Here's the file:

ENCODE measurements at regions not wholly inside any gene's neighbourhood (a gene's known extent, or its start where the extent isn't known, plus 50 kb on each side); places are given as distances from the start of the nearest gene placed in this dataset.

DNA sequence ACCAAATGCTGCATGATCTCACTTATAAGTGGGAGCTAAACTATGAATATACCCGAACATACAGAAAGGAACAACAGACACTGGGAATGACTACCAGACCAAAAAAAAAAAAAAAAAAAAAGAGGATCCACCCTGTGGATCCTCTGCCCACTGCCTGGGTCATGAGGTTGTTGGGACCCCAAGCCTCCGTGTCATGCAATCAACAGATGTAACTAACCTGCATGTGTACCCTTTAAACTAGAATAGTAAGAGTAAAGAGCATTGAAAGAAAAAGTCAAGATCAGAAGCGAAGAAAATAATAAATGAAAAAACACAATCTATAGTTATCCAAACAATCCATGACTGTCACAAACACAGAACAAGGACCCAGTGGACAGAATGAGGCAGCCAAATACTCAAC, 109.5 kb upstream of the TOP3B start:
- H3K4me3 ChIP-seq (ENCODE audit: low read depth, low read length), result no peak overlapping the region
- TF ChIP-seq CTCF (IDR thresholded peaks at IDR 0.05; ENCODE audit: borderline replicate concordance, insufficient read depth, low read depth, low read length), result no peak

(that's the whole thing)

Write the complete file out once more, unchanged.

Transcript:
ENCODE measurements at regions not wholly inside any gene's neighbourhood (a gene's known extent, or its start where the extent isn't known, plus 50 kb on each side); places are given as distances from the start of the nearest gene placed in this dataset.

DNA sequence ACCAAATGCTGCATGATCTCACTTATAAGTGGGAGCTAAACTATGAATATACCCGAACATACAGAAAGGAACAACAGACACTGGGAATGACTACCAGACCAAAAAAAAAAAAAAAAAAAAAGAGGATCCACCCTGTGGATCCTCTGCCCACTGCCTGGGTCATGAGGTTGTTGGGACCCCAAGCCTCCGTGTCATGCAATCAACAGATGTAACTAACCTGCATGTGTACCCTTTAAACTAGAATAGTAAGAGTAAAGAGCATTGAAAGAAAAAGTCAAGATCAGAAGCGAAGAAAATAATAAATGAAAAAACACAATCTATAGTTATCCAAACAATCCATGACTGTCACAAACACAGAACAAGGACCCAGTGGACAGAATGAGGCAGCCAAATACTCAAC, 109.5 kb upstream of the TOP3B start:
- H3K4me3 ChIP-seq (ENCODE audit: low read depth, low read length), result no peak overlapping the region
- TF ChIP-seq CTCF (IDR thresholded peaks at IDR 0.05; ENCODE audit: borderline replicate concordance, insufficient read depth, low read depth, low read length), result no peak